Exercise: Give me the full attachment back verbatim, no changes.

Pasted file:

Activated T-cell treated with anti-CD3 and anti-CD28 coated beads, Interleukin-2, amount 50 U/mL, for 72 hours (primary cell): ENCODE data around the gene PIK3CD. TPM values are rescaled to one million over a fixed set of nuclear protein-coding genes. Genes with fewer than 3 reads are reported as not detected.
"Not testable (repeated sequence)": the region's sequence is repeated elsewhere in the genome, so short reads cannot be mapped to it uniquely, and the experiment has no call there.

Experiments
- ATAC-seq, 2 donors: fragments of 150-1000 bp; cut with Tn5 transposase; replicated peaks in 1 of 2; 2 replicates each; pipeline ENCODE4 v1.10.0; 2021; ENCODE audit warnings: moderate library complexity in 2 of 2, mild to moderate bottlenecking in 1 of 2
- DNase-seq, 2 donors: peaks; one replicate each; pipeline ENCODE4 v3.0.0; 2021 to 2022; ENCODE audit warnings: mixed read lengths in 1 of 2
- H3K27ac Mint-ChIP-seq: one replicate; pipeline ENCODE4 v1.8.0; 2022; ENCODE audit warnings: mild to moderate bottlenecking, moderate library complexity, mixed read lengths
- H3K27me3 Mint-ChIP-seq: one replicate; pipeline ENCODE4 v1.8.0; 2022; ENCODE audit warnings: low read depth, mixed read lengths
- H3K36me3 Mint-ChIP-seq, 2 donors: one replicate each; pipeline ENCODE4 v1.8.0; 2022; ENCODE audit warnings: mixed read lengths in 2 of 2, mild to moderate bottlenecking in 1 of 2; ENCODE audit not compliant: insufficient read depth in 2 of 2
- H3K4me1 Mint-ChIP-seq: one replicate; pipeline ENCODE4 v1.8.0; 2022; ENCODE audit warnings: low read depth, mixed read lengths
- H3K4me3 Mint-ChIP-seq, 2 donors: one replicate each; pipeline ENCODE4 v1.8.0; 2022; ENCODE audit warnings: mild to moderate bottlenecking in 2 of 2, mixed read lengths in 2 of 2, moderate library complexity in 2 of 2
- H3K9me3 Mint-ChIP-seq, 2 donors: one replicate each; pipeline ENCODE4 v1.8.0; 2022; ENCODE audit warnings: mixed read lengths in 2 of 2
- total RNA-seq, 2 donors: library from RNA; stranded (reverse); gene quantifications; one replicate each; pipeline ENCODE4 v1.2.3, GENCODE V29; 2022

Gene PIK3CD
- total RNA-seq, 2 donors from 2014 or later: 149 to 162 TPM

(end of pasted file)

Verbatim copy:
Activated T-cell treated with anti-CD3 and anti-CD28 coated beads, Interleukin-2, amount 50 U/mL, for 72 hours (primary cell): ENCODE data around the gene PIK3CD. TPM values are rescaled to one million over a fixed set of nuclear protein-coding genes. Genes with fewer than 3 reads are reported as not detected.
"Not testable (repeated sequence)": the region's sequence is repeated elsewhere in the genome, so short reads cannot be mapped to it uniquely, and the experiment has no call there.

Experiments
- ATAC-seq, 2 donors: fragments of 150-1000 bp; cut with Tn5 transposase; replicated peaks in 1 of 2; 2 replicates each; pipeline ENCODE4 v1.10.0; 2021; ENCODE audit warnings: moderate library complexity in 2 of 2, mild to moderate bottlenecking in 1 of 2
- DNase-seq, 2 donors: peaks; one replicate each; pipeline ENCODE4 v3.0.0; 2021 to 2022; ENCODE audit warnings: mixed read lengths in 1 of 2
- H3K27ac Mint-ChIP-seq: one replicate; pipeline ENCODE4 v1.8.0; 2022; ENCODE audit warnings: mild to moderate bottlenecking, moderate library complexity, mixed read lengths
- H3K27me3 Mint-ChIP-seq: one replicate; pipeline ENCODE4 v1.8.0; 2022; ENCODE audit warnings: low read depth, mixed read lengths
- H3K36me3 Mint-ChIP-seq, 2 donors: one replicate each; pipeline ENCODE4 v1.8.0; 2022; ENCODE audit warnings: mixed read lengths in 2 of 2, mild to moderate bottlenecking in 1 of 2; ENCODE audit not compliant: insufficient read depth in 2 of 2
- H3K4me1 Mint-ChIP-seq: one replicate; pipeline ENCODE4 v1.8.0; 2022; ENCODE audit warnings: low read depth, mixed read lengths
- H3K4me3 Mint-ChIP-seq, 2 donors: one replicate each; pipeline ENCODE4 v1.8.0; 2022; ENCODE audit warnings: mild to moderate bottlenecking in 2 of 2, mixed read lengths in 2 of 2, moderate library complexity in 2 of 2
- H3K9me3 Mint-ChIP-seq, 2 donors: one replicate each; pipeline ENCODE4 v1.8.0; 2022; ENCODE audit warnings: mixed read lengths in 2 of 2
- total RNA-seq, 2 donors: library from RNA; stranded (reverse); gene quantifications; one replicate each; pipeline ENCODE4 v1.2.3, GENCODE V29; 2022

Gene PIK3CD
- total RNA-seq, 2 donors from 2014 or later: 149 to 162 TPM